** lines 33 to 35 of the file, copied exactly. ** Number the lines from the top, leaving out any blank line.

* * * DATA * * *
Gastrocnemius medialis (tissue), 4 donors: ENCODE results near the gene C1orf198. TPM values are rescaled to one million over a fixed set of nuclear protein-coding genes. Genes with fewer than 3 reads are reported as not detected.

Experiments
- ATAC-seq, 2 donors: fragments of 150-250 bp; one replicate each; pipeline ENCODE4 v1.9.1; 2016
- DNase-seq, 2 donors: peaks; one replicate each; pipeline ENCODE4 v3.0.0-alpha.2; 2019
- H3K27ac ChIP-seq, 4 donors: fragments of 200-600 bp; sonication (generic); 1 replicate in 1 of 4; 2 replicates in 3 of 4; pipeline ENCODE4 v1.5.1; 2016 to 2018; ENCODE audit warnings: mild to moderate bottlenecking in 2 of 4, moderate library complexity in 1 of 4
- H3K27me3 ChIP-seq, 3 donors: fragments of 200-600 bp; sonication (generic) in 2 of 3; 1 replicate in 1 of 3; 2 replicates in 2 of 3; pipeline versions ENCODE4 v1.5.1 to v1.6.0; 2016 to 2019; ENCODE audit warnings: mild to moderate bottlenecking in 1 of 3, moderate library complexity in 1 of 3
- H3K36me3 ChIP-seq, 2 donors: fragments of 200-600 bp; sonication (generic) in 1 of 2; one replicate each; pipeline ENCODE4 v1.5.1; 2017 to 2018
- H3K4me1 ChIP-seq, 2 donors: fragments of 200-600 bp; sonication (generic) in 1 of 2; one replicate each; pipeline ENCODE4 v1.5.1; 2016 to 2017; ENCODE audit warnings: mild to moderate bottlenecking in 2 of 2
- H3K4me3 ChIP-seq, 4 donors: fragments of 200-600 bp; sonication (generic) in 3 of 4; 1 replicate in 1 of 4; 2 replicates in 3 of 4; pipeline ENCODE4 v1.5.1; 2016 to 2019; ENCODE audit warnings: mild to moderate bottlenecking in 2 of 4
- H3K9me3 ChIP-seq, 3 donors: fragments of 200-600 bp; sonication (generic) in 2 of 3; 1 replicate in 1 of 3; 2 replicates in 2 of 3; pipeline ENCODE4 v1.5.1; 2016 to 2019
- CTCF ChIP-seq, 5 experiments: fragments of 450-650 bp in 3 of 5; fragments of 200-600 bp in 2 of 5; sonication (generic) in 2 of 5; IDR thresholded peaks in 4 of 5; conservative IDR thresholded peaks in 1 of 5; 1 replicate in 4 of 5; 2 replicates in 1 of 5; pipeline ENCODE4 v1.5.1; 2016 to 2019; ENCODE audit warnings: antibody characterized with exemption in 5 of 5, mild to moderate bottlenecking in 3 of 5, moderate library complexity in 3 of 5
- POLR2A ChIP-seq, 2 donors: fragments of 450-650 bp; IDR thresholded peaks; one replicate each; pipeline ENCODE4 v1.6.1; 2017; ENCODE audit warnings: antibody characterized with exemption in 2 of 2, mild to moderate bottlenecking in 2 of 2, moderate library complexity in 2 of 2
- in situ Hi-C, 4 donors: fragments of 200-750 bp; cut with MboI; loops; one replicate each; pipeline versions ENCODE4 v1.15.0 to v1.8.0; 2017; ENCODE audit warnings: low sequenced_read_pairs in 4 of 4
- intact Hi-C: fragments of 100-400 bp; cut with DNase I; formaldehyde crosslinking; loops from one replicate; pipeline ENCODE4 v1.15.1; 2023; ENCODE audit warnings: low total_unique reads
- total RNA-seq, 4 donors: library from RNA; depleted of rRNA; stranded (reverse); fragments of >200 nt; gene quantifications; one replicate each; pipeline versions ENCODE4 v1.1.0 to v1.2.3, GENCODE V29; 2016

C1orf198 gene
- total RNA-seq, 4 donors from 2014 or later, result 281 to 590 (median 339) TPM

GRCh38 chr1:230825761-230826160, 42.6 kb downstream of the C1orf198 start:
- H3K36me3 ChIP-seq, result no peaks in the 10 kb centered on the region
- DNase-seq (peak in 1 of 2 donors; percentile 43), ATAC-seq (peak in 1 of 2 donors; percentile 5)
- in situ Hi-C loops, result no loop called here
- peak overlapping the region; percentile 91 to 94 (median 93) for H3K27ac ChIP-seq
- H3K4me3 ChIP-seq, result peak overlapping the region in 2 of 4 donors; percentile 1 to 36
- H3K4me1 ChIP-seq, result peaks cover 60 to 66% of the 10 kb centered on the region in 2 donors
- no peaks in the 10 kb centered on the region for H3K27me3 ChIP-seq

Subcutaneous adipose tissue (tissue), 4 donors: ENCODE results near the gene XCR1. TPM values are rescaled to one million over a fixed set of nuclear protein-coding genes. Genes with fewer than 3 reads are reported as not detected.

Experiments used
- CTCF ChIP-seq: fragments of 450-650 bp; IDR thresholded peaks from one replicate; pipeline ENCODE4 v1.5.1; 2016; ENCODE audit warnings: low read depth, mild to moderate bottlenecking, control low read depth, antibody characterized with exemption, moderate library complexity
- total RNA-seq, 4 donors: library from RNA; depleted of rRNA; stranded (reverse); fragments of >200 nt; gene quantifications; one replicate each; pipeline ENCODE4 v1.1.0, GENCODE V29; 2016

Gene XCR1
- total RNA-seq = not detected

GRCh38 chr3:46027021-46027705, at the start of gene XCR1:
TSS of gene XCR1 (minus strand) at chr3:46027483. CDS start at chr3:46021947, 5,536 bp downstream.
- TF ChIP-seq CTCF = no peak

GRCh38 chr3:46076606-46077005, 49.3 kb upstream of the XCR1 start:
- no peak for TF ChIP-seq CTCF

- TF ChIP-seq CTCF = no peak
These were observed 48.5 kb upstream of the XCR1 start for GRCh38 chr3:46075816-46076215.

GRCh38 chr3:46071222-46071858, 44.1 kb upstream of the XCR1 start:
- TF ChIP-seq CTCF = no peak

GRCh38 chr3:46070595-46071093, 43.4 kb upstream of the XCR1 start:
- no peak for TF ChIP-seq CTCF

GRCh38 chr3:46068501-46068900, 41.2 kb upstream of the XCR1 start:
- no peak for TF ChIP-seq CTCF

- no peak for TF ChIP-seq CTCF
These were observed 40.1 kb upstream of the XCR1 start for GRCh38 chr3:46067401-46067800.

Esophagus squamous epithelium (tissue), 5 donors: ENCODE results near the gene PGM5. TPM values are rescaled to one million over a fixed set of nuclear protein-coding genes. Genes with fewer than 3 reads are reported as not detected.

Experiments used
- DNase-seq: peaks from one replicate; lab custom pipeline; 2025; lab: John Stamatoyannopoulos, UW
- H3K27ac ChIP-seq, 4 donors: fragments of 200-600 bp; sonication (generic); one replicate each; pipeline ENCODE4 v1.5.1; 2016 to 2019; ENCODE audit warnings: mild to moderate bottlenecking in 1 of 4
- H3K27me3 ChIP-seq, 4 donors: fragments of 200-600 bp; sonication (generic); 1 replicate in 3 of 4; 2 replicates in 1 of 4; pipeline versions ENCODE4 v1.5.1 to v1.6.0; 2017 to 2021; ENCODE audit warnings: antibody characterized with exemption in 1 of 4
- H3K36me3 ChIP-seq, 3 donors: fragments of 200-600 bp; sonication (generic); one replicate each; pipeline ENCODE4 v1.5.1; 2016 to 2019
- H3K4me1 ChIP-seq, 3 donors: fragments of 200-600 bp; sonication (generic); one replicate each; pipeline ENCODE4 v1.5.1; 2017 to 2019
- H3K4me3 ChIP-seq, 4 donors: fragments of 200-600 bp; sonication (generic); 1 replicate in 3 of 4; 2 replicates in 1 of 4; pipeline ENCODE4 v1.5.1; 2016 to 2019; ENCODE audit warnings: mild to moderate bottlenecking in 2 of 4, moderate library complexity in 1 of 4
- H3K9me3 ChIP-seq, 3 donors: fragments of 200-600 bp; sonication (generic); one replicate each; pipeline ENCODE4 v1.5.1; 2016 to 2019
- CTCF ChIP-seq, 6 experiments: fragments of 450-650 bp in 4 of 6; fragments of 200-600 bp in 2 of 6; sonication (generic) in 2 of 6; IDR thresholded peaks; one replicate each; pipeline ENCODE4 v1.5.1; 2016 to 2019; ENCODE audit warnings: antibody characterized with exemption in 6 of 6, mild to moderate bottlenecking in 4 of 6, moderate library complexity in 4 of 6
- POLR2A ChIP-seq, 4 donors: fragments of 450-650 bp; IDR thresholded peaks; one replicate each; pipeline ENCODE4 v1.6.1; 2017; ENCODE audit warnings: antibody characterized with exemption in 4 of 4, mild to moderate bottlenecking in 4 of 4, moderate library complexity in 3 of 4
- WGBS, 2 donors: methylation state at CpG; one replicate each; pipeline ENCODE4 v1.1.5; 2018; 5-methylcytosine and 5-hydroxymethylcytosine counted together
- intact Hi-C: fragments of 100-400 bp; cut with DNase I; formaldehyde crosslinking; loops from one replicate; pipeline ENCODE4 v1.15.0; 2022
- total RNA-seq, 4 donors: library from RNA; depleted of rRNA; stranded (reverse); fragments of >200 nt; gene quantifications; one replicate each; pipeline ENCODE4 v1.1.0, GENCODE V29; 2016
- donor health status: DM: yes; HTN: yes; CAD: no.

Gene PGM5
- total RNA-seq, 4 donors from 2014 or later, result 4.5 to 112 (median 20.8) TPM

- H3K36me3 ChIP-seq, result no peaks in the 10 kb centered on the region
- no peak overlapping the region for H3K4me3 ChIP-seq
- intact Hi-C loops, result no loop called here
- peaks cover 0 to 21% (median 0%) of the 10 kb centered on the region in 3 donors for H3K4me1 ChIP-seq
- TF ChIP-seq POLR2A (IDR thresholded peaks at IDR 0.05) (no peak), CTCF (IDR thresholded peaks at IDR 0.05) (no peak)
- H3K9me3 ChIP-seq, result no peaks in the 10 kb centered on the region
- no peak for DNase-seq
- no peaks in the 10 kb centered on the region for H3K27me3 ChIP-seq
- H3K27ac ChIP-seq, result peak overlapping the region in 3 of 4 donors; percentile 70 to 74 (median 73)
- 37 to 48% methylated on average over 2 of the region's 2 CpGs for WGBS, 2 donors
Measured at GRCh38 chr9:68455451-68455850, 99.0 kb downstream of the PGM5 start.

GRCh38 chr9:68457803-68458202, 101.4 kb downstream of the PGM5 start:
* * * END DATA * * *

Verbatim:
TSS of gene XCR1 (minus strand) at chr3:46027483. CDS start at chr3:46021947, 5,536 bp downstream.
- TF ChIP-seq CTCF = no peak

GRCh38 chr3:46076606-46077005, 49.3 kb upstream of the XCR1 start: